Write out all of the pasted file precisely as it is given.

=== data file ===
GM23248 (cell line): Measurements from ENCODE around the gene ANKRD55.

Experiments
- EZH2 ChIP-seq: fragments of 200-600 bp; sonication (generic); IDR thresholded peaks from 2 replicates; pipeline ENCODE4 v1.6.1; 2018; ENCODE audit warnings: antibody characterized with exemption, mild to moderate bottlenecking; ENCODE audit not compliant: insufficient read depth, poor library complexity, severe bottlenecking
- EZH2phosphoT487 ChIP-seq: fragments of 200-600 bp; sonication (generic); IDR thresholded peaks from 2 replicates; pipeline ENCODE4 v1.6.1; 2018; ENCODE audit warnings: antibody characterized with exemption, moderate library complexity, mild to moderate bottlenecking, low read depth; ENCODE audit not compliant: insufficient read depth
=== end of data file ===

GM23248 (cell line): Measurements from ENCODE around the gene ANKRD55.

Experiments
- EZH2 ChIP-seq: fragments of 200-600 bp; sonication (generic); IDR thresholded peaks from 2 replicates; pipeline ENCODE4 v1.6.1; 2018; ENCODE audit warnings: antibody characterized with exemption, mild to moderate bottlenecking; ENCODE audit not compliant: insufficient read depth, poor library complexity, severe bottlenecking
- EZH2phosphoT487 ChIP-seq: fragments of 200-600 bp; sonication (generic); IDR thresholded peaks from 2 replicates; pipeline ENCODE4 v1.6.1; 2018; ENCODE audit warnings: antibody characterized with exemption, moderate library complexity, mild to moderate bottlenecking, low read depth; ENCODE audit not compliant: insufficient read depth